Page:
Consent isn’t enough. The assumptions of the expressive self also have had a corrosive effect on sexual morality. The expressive self has what might be called a “desires first” approach to sexuality—the point is not so much to connect with another person as it is to satisfy the sexual desires one happens to have. “No desire left behind” seems to be the operational guideline. If those desires include seeing and being emotionally present with another human being and treating them as the unique and precious individual they are, that’s fine—if that’s your thing. But some people may want to have sex in which the parties are essentially anonymous to each other and use one another’s bodies as objects of self-gratification. And so long as everyone consents, what’s the problem?

To prevent anyone from being left out, we must have no criteria for who counts as a woman.

It turns out that there are a great many problems, for consent cannot possibly carry the weight of ensuring that we treat each other morally (or even humanely) in sex. Consent is a necessary condition for sex to be moral, but it is hardly sufficient. Even if we gain the consent of another person, it is still possible to treat them as a mere object for use and consumption. Consent is perfectly compatible with exploitation, hatred, scorn, derision, callousness, indifference, and contempt for the full personhood of one’s sexual partner(s). Recent books and articles chronicle how the current sexual culture leaves a great deal of regret, heartache, pain, and anger in its wake, even when everyone consents.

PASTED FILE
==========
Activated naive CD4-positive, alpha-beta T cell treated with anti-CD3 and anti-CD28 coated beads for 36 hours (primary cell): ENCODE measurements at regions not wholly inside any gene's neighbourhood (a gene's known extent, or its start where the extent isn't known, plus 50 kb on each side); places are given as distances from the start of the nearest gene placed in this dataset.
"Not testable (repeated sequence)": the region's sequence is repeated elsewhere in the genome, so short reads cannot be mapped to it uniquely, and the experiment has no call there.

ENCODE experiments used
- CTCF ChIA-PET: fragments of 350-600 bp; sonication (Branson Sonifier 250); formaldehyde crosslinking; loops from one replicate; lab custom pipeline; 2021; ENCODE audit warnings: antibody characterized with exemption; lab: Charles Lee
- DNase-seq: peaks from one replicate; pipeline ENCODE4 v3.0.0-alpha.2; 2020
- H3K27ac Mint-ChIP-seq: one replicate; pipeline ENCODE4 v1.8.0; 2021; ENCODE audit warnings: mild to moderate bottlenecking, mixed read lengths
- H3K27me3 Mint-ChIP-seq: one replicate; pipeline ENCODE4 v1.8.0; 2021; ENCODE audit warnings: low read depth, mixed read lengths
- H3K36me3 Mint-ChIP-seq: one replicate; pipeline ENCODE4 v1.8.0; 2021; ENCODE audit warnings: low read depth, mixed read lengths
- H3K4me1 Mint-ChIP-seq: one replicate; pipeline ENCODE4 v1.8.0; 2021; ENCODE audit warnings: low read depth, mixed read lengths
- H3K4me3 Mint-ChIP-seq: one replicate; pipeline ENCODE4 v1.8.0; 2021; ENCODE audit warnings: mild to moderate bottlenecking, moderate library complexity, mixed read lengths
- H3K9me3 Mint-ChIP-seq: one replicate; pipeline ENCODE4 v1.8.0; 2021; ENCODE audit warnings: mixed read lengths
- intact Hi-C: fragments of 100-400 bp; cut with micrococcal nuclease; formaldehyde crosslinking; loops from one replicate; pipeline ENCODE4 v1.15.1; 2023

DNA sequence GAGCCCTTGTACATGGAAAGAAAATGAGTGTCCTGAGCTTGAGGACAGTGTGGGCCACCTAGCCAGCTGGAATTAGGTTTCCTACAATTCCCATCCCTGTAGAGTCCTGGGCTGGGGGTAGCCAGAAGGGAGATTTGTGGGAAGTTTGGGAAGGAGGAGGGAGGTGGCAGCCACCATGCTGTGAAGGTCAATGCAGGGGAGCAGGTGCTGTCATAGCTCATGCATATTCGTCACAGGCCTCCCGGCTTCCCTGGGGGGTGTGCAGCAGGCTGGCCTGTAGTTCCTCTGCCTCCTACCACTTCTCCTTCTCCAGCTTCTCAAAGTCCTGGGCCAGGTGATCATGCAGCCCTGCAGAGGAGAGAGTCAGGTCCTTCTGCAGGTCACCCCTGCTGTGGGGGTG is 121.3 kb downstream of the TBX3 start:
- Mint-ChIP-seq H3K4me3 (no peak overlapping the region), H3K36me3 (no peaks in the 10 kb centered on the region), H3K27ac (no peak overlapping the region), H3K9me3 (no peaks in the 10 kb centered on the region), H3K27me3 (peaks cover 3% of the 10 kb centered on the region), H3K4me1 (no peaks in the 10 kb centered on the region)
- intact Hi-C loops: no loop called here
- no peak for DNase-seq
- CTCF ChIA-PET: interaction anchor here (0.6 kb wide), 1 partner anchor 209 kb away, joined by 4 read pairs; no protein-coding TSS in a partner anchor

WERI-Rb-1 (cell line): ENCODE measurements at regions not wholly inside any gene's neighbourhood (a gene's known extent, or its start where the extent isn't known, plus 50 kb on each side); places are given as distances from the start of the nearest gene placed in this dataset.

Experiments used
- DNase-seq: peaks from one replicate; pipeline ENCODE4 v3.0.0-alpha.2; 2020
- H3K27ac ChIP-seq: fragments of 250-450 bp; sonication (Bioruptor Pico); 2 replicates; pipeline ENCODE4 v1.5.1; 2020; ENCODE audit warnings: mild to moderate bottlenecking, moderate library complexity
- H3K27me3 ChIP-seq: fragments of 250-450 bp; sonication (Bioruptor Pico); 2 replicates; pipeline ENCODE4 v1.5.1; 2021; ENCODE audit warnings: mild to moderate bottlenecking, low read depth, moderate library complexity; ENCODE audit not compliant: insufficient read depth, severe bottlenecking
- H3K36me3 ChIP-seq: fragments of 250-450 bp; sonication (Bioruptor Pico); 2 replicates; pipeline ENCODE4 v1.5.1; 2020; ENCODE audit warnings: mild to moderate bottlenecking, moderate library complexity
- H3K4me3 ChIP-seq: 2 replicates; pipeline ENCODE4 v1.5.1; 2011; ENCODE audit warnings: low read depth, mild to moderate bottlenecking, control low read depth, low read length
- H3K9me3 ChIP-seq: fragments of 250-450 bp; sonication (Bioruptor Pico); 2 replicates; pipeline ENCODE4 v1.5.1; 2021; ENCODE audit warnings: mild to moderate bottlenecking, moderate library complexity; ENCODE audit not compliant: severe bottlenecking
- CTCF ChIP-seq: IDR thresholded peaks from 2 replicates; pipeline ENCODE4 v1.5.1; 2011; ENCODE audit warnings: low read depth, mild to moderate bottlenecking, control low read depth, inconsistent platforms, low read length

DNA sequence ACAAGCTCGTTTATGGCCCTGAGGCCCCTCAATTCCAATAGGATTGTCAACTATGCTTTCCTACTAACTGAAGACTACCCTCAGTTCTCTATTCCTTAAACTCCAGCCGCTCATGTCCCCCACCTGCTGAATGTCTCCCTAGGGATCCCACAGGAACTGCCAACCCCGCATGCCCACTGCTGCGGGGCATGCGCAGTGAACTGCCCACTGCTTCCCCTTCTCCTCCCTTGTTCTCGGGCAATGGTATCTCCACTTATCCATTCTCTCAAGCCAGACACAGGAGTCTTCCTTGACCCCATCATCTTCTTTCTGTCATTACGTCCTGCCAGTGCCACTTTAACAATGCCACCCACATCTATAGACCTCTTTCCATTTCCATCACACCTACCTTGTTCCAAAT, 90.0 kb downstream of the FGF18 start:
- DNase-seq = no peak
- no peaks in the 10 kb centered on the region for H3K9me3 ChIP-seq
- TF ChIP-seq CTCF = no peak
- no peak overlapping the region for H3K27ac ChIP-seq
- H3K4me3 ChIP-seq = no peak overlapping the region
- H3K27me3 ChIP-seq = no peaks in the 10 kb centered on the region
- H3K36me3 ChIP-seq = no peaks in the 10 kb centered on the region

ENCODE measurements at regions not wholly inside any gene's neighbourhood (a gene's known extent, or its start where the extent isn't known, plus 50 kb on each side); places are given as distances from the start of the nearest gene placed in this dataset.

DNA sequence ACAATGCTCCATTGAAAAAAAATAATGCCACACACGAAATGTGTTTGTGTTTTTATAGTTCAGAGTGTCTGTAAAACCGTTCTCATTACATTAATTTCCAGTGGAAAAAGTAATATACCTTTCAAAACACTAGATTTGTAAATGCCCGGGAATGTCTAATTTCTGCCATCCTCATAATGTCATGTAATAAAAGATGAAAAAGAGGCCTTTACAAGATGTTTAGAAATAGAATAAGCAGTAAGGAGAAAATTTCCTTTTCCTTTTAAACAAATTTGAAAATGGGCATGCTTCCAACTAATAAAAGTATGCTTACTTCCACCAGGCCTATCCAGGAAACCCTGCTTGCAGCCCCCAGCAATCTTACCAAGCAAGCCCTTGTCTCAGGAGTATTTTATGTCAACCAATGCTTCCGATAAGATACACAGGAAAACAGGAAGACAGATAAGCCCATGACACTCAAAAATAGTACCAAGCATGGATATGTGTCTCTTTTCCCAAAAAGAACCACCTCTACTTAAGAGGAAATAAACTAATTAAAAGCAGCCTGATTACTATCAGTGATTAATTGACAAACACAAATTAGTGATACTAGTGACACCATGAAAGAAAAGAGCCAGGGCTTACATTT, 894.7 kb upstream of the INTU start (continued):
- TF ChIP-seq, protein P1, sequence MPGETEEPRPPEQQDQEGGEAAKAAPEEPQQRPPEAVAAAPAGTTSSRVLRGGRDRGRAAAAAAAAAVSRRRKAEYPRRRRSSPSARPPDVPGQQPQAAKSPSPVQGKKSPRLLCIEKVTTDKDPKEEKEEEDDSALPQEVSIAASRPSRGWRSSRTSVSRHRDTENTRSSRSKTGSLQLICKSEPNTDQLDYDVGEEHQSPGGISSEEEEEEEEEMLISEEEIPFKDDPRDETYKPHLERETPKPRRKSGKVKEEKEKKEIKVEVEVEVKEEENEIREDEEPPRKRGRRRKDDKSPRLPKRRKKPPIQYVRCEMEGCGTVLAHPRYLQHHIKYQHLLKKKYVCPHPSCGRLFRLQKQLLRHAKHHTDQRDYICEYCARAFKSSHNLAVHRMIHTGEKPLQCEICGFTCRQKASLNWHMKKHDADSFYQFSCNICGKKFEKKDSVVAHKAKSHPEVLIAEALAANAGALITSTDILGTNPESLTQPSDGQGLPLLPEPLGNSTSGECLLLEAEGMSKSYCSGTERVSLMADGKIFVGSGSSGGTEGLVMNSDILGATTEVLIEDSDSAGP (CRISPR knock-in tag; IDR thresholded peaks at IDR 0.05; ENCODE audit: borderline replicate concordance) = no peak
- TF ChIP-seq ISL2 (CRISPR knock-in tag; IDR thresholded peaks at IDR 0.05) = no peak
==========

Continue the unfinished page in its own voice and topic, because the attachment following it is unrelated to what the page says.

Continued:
Further, if consent is the first, last, and only moral boundary in sexual relationships, we shouldn’t be surprised if this boundary regularly fails. The expressive self tells us that our sexual desires are at the core of who we are and that we owe it to ourselves to follow our passions. Then it draws a boundary around consent and says, “do not cross this line.” How confident are we that the line will hold? 

Should we be surprised, for example, to learn that there is a massive online market for “child sexual abuse imagery,” formerly known as child pornography? The New York Times reports that reports of child sexual abuse imagery grew from 1 million in 2014 to 18.4 million in 2018 and that the growth rate continues to be “exponential.” When the news of Harvey Weinstein’s numerous sexual assaults came out, many people acted as if they were shocked, shocked to learn that a man who regularly objectified women in media treated them as objects in real life. (I could go on.) Again, within a society that has left behind virtually any external standard for sexuality, how surprised should we be by any of this?